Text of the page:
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Authentic Histories


The young Marx follows Hegel’s lectures in Berlin, and learns to apply his ideas to the concrete surrounding world: there is no more free will, since man’s consciousness is determined by his social existence. In 1961, the comic book Treasure Chest, published by the Catholic Guild, starts publishing a series of issues on “Godless Communism”, the first providing us with an illuminating cartoon that depicts the struggle of the young Marx. This was particularly illuminating to J. Edgar Hoover, who did not hesitate to write a letter thanking the editors, and stressing the need to learn from the authentic sources, in or-der to save us from such a mortal threat.

This issue gives us many such authentic histories. Brian Manning Delaney provides a reading of the artist Lene Berg, who uses the cia as a subject matter for art, and looks into the complexities of the Cold War use of culture as a tool and a weapon. In a review of Brian O’Doherty’s recent book, Studio and Cube, Dan Karlholm discusses how the project of institutional critique, which once gave rise to the expression “The White Cube,” stands up today.

History is indeed oblivion too, or perhaps an “active forgetting”, as Nietzsche said. Sinziana Ravini’s essay on the artist Stefan Constantinescu probes the way in which memories of a totalitarian era are handled, and the dialectic between “proof politics” and sensationalism in an exhibition that wants to unearth Romania’s recent past.

Art history once began as a discourse on style, perceived as a supra-individual entity. Today this category seems to have fallen into oblivion, but in her new book, On the Style Site, Ina Blom attempts to revive this concept. Jeff Kinkle discusses how well she succeeds.

The two art projects by Björn Kowalski Hansen, Yesterday is Crowding up my World and This is the Sign You Have Been Waiting For, are about a melancholy state of mind, but also about the necessity of change. This state of mind pertinently enough divides this issue into two parts.

Kant did not care much for history; it was accorded only a small section at the end of Critique of Pure Reason. Staffan Lundgren takes a look at Deleuze’s reading of the old “Chinaman of Königsberg”, and how his Copernican Revolution overthrows not only the subject, but also the history of philosophy. Hegel on the other hand was fascinated with history to the point of transforming the Absolute Subject into the historical process itself. Celebrating the 200th birthday of Hegel’s Phenomenology of Spirit, Sven-Olov Wallenstein attempts to brush away some of the cobwebs surrounding the great spider.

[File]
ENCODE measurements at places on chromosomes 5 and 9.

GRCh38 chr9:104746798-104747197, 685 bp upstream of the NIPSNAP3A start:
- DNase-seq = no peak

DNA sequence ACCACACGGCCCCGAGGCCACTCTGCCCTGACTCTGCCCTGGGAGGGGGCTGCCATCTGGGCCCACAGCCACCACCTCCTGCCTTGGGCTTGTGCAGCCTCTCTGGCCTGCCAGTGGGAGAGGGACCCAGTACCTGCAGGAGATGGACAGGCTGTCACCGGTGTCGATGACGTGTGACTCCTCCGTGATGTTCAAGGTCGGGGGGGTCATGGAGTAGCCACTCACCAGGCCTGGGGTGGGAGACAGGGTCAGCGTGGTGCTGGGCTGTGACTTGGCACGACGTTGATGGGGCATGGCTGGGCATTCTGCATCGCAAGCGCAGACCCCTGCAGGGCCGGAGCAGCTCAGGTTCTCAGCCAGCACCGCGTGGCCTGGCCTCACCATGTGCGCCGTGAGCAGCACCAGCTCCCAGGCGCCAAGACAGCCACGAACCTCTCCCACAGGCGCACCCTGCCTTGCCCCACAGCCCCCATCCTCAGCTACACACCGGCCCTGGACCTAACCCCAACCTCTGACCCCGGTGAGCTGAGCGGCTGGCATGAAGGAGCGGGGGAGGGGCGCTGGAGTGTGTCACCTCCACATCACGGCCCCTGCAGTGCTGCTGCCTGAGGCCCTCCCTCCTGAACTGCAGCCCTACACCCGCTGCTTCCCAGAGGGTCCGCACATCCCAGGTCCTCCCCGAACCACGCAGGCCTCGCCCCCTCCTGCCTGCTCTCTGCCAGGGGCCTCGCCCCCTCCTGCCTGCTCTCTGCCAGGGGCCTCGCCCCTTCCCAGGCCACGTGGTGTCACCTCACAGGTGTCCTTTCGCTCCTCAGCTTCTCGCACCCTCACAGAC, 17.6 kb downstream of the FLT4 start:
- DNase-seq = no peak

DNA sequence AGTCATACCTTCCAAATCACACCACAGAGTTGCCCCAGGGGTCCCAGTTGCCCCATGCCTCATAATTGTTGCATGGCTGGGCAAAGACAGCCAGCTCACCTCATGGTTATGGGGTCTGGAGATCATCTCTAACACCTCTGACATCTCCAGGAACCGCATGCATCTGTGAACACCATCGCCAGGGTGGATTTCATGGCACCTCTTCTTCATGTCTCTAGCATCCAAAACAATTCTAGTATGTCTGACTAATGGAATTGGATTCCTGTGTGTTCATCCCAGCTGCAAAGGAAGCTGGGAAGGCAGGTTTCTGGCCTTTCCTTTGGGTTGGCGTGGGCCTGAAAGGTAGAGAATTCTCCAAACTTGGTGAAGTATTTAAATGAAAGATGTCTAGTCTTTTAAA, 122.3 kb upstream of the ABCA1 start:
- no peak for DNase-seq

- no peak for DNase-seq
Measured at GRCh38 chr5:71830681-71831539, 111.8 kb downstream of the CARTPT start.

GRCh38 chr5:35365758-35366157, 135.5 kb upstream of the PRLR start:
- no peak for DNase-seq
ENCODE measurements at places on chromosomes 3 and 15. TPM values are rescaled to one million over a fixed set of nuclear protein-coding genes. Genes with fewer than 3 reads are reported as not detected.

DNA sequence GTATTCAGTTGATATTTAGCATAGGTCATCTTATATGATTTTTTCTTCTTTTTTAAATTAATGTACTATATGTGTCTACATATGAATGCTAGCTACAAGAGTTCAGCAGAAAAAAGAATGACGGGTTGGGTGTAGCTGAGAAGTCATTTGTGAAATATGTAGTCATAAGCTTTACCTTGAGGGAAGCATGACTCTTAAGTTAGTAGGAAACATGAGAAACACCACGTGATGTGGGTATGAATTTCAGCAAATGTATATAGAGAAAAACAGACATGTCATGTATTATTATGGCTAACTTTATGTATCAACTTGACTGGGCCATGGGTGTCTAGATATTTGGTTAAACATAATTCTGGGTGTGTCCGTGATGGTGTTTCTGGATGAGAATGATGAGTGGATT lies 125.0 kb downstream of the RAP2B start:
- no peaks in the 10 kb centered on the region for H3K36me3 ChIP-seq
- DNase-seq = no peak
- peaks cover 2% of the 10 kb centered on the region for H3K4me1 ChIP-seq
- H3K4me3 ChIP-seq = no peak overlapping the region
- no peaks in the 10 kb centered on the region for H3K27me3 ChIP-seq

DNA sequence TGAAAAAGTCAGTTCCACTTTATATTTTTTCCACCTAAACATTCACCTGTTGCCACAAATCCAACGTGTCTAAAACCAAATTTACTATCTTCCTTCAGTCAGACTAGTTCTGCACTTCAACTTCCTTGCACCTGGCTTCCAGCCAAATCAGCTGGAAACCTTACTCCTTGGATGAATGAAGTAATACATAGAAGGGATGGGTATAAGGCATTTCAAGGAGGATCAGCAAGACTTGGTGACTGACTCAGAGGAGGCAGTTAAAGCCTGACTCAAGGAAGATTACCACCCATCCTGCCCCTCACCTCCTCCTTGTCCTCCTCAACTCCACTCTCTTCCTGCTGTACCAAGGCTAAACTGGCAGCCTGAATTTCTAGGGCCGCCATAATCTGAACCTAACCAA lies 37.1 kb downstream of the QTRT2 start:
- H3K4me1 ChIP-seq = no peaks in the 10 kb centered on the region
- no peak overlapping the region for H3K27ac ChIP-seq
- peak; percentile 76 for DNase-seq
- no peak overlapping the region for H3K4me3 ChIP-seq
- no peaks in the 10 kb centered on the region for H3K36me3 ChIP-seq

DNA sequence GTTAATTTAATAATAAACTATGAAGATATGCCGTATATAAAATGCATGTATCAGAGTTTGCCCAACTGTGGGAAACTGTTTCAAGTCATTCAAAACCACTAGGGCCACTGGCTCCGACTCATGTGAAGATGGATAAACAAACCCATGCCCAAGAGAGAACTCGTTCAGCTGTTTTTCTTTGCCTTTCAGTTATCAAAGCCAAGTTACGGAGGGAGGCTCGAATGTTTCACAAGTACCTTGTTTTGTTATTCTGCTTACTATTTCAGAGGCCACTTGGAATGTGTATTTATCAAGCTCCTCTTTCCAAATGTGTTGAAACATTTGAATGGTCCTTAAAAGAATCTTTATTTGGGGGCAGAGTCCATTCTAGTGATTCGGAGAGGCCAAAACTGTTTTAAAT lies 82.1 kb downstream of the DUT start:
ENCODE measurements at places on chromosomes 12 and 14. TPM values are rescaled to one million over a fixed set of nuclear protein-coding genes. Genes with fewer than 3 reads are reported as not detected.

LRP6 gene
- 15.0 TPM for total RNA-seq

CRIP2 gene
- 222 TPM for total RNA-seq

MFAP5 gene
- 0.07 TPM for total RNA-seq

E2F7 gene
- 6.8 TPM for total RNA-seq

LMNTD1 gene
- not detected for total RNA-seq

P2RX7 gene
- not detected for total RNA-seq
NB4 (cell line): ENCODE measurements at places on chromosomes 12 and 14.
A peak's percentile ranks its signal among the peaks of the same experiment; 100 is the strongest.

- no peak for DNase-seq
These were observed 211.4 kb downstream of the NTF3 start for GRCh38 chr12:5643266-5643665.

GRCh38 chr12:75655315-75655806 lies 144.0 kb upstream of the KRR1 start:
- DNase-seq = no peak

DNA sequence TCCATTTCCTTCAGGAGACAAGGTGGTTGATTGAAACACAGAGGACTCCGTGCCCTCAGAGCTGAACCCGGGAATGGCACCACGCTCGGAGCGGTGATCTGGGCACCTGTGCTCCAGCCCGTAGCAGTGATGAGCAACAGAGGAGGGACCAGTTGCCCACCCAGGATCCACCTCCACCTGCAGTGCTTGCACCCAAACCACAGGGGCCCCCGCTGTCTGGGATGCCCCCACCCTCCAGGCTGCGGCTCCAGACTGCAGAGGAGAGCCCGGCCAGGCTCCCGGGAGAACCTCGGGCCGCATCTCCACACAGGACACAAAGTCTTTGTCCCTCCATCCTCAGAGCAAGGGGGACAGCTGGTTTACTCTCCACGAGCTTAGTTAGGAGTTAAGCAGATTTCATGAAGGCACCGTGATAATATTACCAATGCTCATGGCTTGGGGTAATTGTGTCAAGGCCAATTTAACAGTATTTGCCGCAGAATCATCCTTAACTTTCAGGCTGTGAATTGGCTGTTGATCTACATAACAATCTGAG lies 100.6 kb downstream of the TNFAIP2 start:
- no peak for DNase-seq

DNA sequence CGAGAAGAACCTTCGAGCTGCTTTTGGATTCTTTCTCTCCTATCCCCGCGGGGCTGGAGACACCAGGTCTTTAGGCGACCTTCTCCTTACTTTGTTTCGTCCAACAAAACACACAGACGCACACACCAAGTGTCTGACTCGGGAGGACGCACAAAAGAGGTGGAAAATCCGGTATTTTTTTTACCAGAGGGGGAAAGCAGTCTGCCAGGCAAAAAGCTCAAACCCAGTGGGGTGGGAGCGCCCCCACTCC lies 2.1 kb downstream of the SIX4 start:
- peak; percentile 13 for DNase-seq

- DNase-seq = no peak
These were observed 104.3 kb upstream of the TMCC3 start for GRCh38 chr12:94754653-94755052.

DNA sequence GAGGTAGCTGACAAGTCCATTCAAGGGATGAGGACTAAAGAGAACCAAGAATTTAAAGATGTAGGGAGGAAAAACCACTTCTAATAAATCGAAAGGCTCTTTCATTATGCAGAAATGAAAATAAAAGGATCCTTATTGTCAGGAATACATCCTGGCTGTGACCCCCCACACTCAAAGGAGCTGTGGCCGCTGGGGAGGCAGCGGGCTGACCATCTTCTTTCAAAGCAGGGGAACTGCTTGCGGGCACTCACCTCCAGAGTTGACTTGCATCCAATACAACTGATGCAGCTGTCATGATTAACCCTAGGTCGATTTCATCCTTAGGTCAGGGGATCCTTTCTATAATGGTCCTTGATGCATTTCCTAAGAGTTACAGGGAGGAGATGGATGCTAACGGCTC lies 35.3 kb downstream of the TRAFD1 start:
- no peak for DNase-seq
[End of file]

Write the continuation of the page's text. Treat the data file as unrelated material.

In a review of Beatriz Colomina’s Domesticity at War, which looks at the psychological impact of the Cold War on American architecture, Helena Mattsson brings us back to the beginning. And finally, Kim West’s obituary on Isidore Isou takes us back to the Letterist movement, a seemingly repressed avant-garde that was to merge into Situationism, which profoundly affected the way we read Hegel and Marx, although in a way that would probably not be appreciated by either Treasure Chest or their enthusiastic admirer at the FBI.

The Editors


Limited Freedom, Unlimited Masks: Lene Berg’s ‘Gentlemen & Arseholes’
By Brian Manning Delaney

Studio Time and Gallery Space: The Cube Reconsidered
By Dan Karlholm

An Archive of Pain in the Place of Oblivion
By Sinziana Ravini

Old Dogs, New Lights
By Jeff Kinkle

Site Project: This is the Sign You Have Been Waiting For, 2007
By Bjørn-Kowalski Hansen

Yesterday is Crowding Up My World, 2007
By Bjørn-Kowalski Hansen

Note on Deleuze and De Quincey
By Staffan Lundgren

Hegel and the Spirit of Phenomenology
By Sven-Olov Wallenstein

Transparency, Paranoia, and the Idea of Concealing in the Production of the Postwar American Home
By Helena Mattsson

Isidore Isou, 1925 –2007
By Kim West

Publisher and Editor in Chief

Sven-Olov Wallenstein


Tim Anstey, Brian Manning Delaney, Power Ekroth, Jeff Kinkle, Trond Lundemo, Staffan Lundgren, Karl Lydén, Helena Mattsson, Meike Schalk, Susan Schuppli, Kim West.



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